No Image Available

Stuart Lauchlan

Read more about Stuart Lauchlan

Are employers up to speed on failing Work Programme?

pp_default1

"Extremely poor." That’s the damning assessment from a committee of cross party MPs of the government’s flagship, multi-billion pound Work Programme to get  the long term unemployed back to work.

But is the Programme failing as a result of poor communication and marketing to employers, without which it cannot hope to succeed?

The House of Commons Public Accounts Committee (PAC) found that during the first 14 months of the Work Programme, to last July, only 3.6% of claimants on the scheme moved off benefits into sustained employment.
 
To put that in context, that equates to less than a third of the 11.9% that the Department for Work and Pensions (DWP) had predicted.
 
It’s also actually below the official estimate of what would have happened without spending billions on the Work Programme – implying that the Programme has actually cost jobs rather than created them.  
 
"It is shocking that of the 9,500 former incapacity benefit claimants referred to providers, only 20 people have been placed in a job that has lasted three months, while the poorest-performing provider did not manage to place a single person in the under-25 category into a job lasting six months," raged PAC chairman Margaret Hodge. 
 
Not one of the 18 providers has met its contractual targets and their performance "varies wildly", so the DWP should take action against those which are failing, according to the PAC. 
 
Hodge also criticised the DWP for publishing unvalidated data from a trade body representing Work Programme providers, saying: "This is just not on."
 
Picking a fight
 
A DWP spokesman said: "This report paints a skewed picture. More than 200,000 people have moved off benefits and into a job thanks to the Work Programme. It is making a real difference to tens of thousands of the hardest to help jobseekers. Long-term unemployment fell by 15,000 in the latest quarter.
 
"The Work Programme gives support to claimants for two years and it hasn’t even been running that long yet, so it’s still early days. We know the performance of our providers is improving."
 
The DWP appears ready to pick a fight with the PAC, openly contesting its claim that that only 3.6% of people referred to the Work Programme moved off benefit and into work. "This claim is simply wrong," stated the DWP. "More than 200,000 participants have already got into work. These comments are very disappointing and are misleading the public about the Work Programme."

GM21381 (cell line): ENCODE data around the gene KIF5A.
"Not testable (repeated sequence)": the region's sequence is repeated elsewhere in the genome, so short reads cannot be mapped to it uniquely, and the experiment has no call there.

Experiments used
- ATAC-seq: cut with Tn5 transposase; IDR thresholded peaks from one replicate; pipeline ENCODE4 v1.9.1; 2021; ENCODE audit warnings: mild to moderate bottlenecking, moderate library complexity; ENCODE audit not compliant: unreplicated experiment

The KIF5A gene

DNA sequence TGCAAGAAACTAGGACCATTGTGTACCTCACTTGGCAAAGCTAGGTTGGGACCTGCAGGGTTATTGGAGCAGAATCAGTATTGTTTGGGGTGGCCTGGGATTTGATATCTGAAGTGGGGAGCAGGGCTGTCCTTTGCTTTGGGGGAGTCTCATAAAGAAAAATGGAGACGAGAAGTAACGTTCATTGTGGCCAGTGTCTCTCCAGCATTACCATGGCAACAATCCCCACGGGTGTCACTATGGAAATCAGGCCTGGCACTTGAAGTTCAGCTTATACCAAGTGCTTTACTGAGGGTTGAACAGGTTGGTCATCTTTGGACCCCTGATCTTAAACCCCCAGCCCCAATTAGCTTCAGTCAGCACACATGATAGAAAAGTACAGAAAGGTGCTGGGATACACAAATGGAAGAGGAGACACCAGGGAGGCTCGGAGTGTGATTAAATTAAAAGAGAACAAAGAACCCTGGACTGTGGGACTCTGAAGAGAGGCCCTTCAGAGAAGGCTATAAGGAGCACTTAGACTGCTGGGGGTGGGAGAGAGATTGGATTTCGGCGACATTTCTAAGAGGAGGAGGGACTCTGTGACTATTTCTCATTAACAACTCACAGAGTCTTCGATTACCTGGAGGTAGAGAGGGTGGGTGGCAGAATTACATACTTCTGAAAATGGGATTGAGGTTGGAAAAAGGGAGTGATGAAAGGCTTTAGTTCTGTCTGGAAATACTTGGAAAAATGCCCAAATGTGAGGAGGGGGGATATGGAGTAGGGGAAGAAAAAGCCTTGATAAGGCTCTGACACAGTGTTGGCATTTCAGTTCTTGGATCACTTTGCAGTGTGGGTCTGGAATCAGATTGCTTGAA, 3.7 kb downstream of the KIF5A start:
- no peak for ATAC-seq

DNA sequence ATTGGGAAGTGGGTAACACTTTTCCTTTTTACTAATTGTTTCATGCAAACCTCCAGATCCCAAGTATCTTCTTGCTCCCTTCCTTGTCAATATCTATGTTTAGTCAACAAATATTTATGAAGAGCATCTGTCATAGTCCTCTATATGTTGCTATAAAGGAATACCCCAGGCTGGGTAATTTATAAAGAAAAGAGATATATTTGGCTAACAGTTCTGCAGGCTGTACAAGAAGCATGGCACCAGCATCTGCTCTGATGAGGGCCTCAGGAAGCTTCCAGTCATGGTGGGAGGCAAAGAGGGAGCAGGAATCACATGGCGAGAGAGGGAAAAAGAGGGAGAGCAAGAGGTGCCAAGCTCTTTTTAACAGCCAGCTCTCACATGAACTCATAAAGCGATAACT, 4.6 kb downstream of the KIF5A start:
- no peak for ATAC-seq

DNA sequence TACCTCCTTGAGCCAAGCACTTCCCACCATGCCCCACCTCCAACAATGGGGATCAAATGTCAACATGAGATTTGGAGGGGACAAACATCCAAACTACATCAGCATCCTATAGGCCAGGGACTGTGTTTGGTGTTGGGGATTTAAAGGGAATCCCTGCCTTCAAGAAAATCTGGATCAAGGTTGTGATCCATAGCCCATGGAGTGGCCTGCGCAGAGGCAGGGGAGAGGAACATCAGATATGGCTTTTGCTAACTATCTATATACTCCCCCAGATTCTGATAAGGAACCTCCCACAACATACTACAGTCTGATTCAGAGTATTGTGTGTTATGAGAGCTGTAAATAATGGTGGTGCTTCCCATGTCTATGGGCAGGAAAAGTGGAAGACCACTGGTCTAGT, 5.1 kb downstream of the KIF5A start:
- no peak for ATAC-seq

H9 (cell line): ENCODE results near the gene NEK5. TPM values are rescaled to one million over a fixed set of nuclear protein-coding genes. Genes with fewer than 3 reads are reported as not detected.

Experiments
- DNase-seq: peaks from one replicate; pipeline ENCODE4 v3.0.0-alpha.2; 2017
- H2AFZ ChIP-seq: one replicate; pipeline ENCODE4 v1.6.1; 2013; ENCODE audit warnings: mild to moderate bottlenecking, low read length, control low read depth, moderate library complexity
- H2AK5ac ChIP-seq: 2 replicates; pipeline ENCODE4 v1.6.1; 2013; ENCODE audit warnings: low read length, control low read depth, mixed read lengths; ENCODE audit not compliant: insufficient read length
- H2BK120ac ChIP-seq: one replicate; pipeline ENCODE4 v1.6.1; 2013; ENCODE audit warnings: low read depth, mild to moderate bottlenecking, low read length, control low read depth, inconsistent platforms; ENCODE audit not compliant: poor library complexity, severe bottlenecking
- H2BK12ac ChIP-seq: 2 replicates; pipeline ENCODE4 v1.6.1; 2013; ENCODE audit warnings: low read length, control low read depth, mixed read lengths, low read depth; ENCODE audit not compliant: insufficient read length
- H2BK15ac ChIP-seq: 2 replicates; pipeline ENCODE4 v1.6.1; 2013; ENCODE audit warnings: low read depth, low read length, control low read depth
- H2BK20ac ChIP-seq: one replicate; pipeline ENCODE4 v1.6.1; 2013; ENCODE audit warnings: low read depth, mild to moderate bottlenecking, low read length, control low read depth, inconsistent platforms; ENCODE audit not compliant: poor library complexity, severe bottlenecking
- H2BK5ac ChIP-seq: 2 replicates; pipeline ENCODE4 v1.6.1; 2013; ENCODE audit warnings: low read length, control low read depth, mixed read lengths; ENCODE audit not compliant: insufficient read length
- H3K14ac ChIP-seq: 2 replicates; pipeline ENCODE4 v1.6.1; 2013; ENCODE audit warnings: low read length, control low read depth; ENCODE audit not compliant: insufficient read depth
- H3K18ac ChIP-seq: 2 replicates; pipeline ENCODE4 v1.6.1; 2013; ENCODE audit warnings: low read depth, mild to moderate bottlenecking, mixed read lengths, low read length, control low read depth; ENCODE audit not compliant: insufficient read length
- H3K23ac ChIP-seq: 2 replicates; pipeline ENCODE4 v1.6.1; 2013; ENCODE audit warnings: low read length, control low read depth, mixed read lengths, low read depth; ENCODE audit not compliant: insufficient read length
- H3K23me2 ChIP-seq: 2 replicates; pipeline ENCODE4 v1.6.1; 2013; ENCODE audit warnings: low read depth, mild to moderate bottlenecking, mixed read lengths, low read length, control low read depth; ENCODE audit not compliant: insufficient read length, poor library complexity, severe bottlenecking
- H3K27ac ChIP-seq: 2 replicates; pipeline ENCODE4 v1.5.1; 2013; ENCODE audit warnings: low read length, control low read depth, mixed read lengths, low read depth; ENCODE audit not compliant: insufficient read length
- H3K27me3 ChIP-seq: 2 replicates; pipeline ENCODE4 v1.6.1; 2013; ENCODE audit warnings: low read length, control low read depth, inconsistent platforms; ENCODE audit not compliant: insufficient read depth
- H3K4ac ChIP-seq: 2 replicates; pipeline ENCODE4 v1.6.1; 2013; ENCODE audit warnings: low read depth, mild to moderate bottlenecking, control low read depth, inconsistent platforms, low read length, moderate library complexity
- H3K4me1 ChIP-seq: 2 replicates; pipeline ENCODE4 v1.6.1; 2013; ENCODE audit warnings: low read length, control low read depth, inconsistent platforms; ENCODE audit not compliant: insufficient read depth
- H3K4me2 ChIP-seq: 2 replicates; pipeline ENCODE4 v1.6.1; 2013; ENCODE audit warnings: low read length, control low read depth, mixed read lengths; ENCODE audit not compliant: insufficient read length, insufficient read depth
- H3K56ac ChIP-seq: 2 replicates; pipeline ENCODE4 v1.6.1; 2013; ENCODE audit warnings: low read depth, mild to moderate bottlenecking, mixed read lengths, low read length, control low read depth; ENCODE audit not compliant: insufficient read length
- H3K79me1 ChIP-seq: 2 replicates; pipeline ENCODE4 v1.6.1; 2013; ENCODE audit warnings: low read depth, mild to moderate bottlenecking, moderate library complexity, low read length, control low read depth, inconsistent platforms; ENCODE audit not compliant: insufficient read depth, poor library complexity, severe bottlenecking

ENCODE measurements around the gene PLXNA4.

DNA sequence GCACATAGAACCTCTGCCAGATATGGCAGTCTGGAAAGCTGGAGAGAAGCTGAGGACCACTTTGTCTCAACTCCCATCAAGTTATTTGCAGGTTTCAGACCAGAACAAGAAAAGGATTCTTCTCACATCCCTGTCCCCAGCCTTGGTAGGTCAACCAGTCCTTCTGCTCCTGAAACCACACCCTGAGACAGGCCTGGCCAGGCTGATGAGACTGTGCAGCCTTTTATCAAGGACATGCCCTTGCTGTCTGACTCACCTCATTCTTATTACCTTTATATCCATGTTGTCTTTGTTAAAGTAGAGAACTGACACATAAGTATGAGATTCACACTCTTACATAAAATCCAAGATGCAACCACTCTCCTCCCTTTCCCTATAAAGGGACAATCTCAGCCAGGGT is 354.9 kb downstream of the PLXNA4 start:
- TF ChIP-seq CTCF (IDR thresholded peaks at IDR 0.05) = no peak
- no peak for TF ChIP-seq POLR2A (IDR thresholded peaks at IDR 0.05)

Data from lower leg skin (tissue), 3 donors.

Where are the employers?
 
The Chartered Institute of Personnel and Development (CIPD) highlighted a significant omission in the PAC report: no mention of employers and their reactions to the scheme. This may be telling, suggests CIPD. 
 
“The Work Programme has attracted a lot of harsh criticism, and this report is no exception," noted CIPD CEO Peter Cheese. "However, it is sad and telling that the report makes no mention of employers, one of the most important stakeholders involved in the scheme.
 
"Those employers who are engaging with the Work Programme, and similar initiatives of their own to assist the long-term unemployed, do so because they recognise that they have a responsibility for ensuring the labour market is accessible to people who may not have been engaged in it for some time."
 
CIPD is calling on the government to focus on raising the profile of the Work Programme to increase awareness of it and its potential. 
 
“Our research suggests that there is more that can be done by Government and providers of the Work Programme to increase awareness amongst employers of its existence and the benefits it can bring," said Cheese. "Only half (51%) of employers reported that they were aware of the scheme in a survey conducted in the summer of 2012.  
 
"We’re committed to working with Government to help increase awareness of the Work Programme, through communications with our members.  But increasing take-up is a challenge against a backdrop of constant negative coverage of what could be a valuable and important programme – for business, society and the economy.”
 
For its part, the employer’s organisation the CBI cautioned against jumping to conclusions about the success or otherwise of the Work Programme. 
 
“The initial work programme results were disappointing, but the statistics represent a snapshot during the roll-out of the scheme and should be viewed in this light," said Katja Hall, CBI Chief Policy Director. "The programme is in its infancy and gains will come over the longer-term.
 
“Providers are paid by results and so are incentivised to improve performance. But to deliver the best outcomes we also need to ensure that they are working closely with local authorities, FE colleges and businesses.
 
“As the PAC highlights, it’s important that statistics on the programme are set in context and explained clearly to ensure a rounded assessment of performance can be made.”
 
 
Newsletter

Get the latest from HRZone

Subscribe to expert insights on how to create a better workplace for both your business and its people.

 

Thank you.

Processing...
Thank you! Your subscription has been confirmed. You'll hear from us soon.
ErrorHere